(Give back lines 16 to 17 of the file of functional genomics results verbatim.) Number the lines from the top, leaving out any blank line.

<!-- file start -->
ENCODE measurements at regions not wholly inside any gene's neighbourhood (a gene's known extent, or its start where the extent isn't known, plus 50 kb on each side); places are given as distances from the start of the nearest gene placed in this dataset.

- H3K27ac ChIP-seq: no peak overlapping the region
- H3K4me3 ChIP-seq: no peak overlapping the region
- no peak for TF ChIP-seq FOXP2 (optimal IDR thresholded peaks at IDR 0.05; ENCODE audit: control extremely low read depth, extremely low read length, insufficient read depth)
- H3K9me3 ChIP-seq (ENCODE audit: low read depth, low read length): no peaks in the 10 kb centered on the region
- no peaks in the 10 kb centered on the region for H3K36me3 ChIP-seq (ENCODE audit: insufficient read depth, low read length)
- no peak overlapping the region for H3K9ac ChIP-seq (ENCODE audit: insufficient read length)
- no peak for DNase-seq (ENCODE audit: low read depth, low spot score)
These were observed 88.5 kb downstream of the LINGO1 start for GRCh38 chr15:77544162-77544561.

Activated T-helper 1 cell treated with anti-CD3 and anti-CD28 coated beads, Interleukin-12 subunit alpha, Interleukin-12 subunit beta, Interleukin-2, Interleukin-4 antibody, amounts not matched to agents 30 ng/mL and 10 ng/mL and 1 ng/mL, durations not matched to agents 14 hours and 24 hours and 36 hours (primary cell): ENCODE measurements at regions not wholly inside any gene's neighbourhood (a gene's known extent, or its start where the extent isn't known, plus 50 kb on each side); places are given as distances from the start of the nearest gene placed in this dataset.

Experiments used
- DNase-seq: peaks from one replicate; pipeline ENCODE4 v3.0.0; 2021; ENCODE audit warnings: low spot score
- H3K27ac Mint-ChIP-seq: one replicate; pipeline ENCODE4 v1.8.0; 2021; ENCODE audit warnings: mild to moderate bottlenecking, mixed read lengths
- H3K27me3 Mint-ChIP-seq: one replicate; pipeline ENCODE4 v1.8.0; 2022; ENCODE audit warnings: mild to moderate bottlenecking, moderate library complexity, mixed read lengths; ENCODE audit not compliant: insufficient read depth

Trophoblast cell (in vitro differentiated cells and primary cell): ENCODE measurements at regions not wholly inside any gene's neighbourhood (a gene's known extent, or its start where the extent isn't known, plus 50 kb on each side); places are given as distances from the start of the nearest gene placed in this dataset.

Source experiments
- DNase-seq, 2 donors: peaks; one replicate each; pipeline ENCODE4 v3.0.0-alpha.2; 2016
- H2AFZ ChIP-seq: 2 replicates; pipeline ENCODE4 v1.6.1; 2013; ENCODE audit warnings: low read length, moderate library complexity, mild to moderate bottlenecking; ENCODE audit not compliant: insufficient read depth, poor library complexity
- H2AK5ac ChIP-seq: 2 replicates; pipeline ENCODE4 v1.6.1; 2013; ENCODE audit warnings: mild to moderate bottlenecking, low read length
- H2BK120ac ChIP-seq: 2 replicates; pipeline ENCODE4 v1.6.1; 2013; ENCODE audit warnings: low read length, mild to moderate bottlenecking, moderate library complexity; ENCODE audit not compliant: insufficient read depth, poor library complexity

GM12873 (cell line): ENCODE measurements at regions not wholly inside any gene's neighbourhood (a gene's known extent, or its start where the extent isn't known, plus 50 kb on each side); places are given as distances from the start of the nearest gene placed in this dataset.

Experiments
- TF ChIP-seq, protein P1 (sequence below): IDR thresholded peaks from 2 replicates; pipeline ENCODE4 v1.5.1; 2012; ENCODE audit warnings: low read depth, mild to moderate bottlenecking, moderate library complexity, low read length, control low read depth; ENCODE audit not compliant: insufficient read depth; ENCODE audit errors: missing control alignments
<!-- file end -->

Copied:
Source experiments
- DNase-seq, 2 donors: peaks; one replicate each; pipeline ENCODE4 v3.0.0-alpha.2; 2016